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The uneasy confessions of Alex G

Alex G's <em>God Save the Animals </em>careens between right and wrong, beauty and noise.
Chris Maggio
Alex G's God Save the Animals careens between right and wrong, beauty and noise.

With over a decade of released music behind him, Alex G has long taken a playfully distorted approach to songwriting, like he's filtering his music through a funhouse mirror. The 29-year-old artist often addresses or morphs into fictional characters: insecure teenage girls and children with names like Sarah, Alina, Sandy. Flashes of storybook innocence, tales of guarded treehouses and stolen lunch boxes, mingle alongside those of darker, adult self-destruction in his music. He has a disorienting flare for layering, pitch-shifting and vocoding his vocals and those of collaborators into unrecognizable, childlike choruses and different personas, like Peanuts characters on varying levels of helium. On 2019's "Bad Man," he sang, in an almost comically cartoonish country accent, about the "bomb dropping" when he was 22, one strange cowboy emerging from the shadows of Giannascoli's crowded artistic psyche.

It's this styling — his character studies that render him an ageless narrator, the vocal contortion that can deliver soft indie rocker one second and screamo punk the next — that has often led critics to dub Giannascoli opaque, unyielding in biography or the meaning of his songs. And while his mutating musical approach, diverse just to the point of discohesion, has been critically acclaimed, it's also felt at times like a barrier to making a singular artistic statement. But on his latest album, God Save the Animals, that disjointed style finds a new power, as Giannascoli wields his wide-ranging musical quirks with focused direction. A record wholefully concerned with morality, God Save the Animals careens between right and wrong, beauty and noise, with a religious devotion and a clarity aided by a new approach to engineering. It's the work of an artist in the thrust of artistic and professional maturity, recreating in its varied sound the unease of someone trying to find and walk life's right path — if such a path exists.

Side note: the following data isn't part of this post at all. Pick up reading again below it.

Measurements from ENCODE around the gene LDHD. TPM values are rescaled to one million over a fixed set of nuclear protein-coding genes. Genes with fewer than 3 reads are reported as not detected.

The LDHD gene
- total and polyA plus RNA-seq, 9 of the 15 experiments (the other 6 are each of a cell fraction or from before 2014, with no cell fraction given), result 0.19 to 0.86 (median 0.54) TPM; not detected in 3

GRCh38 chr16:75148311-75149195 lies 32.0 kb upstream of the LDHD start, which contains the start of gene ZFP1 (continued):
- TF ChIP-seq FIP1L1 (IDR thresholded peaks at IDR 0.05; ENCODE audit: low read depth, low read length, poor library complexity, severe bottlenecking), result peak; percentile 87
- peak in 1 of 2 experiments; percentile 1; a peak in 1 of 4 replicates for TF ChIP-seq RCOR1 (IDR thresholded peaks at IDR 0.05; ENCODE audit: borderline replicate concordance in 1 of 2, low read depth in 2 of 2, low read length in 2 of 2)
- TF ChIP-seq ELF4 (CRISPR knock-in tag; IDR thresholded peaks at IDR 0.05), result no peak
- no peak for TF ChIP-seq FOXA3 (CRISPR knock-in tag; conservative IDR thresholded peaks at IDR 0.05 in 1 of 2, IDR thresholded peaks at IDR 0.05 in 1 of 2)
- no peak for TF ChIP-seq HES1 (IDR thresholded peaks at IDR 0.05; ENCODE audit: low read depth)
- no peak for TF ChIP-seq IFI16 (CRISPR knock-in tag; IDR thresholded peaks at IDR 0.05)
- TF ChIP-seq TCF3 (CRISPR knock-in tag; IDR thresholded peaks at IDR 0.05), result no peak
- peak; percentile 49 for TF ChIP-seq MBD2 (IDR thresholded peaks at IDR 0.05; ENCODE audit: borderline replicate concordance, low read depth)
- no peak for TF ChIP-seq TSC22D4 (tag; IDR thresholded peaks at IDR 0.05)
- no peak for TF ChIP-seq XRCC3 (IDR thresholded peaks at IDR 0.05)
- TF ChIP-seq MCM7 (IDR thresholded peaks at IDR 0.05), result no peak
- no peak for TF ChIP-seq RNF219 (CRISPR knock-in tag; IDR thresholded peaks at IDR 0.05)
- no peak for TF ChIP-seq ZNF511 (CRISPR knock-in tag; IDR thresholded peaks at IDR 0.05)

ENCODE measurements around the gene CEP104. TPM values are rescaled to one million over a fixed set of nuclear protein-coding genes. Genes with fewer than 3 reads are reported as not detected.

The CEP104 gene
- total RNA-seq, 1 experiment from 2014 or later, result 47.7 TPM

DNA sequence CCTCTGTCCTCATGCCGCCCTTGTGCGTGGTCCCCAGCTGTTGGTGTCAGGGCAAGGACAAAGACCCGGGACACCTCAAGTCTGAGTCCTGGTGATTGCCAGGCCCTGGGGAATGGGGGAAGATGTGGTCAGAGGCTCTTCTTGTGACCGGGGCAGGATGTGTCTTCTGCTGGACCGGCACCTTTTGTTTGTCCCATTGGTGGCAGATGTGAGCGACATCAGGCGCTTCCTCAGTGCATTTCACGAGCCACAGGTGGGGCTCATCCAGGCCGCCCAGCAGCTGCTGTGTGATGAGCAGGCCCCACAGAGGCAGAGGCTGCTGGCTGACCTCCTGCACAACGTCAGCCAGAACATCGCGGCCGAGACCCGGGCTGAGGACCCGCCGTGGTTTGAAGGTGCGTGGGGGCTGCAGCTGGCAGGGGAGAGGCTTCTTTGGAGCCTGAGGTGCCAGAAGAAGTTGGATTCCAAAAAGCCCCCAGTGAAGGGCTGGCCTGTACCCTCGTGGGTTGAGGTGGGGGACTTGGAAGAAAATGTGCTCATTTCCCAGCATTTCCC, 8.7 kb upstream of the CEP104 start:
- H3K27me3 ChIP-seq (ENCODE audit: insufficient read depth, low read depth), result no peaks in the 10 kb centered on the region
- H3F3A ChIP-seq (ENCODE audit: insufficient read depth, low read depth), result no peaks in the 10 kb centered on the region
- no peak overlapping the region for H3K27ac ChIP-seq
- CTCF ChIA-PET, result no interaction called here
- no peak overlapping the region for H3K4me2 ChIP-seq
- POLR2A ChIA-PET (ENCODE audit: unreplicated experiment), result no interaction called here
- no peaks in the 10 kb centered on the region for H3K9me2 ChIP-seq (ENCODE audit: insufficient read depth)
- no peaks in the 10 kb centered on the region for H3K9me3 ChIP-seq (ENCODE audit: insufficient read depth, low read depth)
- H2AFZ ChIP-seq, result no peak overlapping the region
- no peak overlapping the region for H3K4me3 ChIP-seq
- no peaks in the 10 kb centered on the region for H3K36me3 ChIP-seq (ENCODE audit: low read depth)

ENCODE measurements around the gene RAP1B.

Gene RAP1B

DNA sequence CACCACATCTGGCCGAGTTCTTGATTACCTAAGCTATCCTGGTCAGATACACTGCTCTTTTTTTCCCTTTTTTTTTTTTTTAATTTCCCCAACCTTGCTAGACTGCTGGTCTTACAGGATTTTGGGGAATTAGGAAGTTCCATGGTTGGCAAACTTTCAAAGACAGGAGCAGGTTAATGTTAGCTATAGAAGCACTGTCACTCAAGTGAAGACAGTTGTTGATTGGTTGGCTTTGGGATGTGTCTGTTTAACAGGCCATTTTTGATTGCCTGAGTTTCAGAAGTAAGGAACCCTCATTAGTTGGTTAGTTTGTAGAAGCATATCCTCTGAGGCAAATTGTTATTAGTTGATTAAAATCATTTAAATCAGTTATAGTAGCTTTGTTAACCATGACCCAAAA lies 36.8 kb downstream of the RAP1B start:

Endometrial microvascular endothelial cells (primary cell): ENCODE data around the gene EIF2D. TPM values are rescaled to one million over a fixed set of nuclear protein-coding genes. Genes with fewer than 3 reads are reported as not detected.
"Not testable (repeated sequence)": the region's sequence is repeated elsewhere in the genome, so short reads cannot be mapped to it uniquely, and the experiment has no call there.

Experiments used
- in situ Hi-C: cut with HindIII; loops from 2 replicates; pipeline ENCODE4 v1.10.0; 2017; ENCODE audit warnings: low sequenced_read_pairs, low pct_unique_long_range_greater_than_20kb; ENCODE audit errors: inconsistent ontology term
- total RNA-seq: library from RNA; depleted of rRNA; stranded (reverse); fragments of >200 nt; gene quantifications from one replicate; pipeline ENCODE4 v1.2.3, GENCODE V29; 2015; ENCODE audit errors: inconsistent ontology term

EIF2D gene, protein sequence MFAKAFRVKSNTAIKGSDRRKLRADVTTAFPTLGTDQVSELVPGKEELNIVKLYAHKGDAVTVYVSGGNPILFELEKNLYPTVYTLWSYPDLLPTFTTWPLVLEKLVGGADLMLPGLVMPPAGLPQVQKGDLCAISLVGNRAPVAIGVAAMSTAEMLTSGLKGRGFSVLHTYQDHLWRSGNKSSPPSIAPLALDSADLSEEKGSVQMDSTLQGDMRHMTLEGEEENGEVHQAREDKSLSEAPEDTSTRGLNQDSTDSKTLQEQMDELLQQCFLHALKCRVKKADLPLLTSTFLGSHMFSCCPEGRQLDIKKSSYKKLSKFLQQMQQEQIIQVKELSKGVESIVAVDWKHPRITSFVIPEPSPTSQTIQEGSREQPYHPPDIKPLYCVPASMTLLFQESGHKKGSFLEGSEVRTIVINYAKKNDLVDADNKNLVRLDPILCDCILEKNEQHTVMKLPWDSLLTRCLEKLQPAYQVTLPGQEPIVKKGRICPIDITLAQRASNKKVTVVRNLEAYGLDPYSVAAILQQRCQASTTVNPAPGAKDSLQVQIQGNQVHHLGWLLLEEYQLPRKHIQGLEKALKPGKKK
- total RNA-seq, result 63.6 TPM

"People come and people go away," Giannascoli sings on the album's opener "After All," his voice, intertwined with the artist Jessica Lea Mayfield's, pitched into an angelic warble. "Yeah but God with me he stayed." A current of religious references run through most of the songs on God Save the Animals, sometimes to the point where it feels like a record dotted with Alex G-penned worship songs. "God is my designer, Jesus is my lawyer," he sings through an electronic vocal effect on "S.D.O.S." On the simple country song "Miracles" he sings, wistful, of possessing "better pills than ecstasy, they're miracles and crosses." He circles around themes of judgment and forgiveness, of seeking righteousness. By the time you get to the album's end, in which Giannascoli sings, "Forgive yesterday, I choose today," over banjo and guitar with a vocal so forceful it sounds almost like he's near weeping in parts, it's clear the pious tones of God Save the Animals aren't just a gimmick (the grungy, goofball shtick of the "Blessing" video notwithstanding).

Frequently on God Save the Animals he makes the tormented weight of his thoughts literal in the structure of the music, using different or manipulated vocals to emphasize in the margins of his music what the song's narrator avoids singing in the song's lead voice, like he's speaking in a confessional booth of his own making. "I have done a couple bad things," he repeats on "Runner," his voice warping in contrast to the steady curve of the rest of the song, before he explodes in a scream. On "Mission," his shaken, yelling back-up vocal complicates the song's stoic chorus about being "trained to stick to the mission," so distant from the rest of the music it sounds like it's booming from some crawl space out of the microphone's reach. He sings phrases that should be a comfort — needlepoint pillow-worthy fragments addressing life's ease and its bountiful blessings — with the dark, hoarse whisper of a man unable to truly convince himself of such things. Even pairing the gothic horror of "Blessing" and the folksy "Early Morning Waiting" back to back feels designed to play with the listener's assumptions, the shift in the tracklist like someone thrusting open the blackout curtains of a darkened room to let sunshine in and startle awake whatever tortured thing resides in there.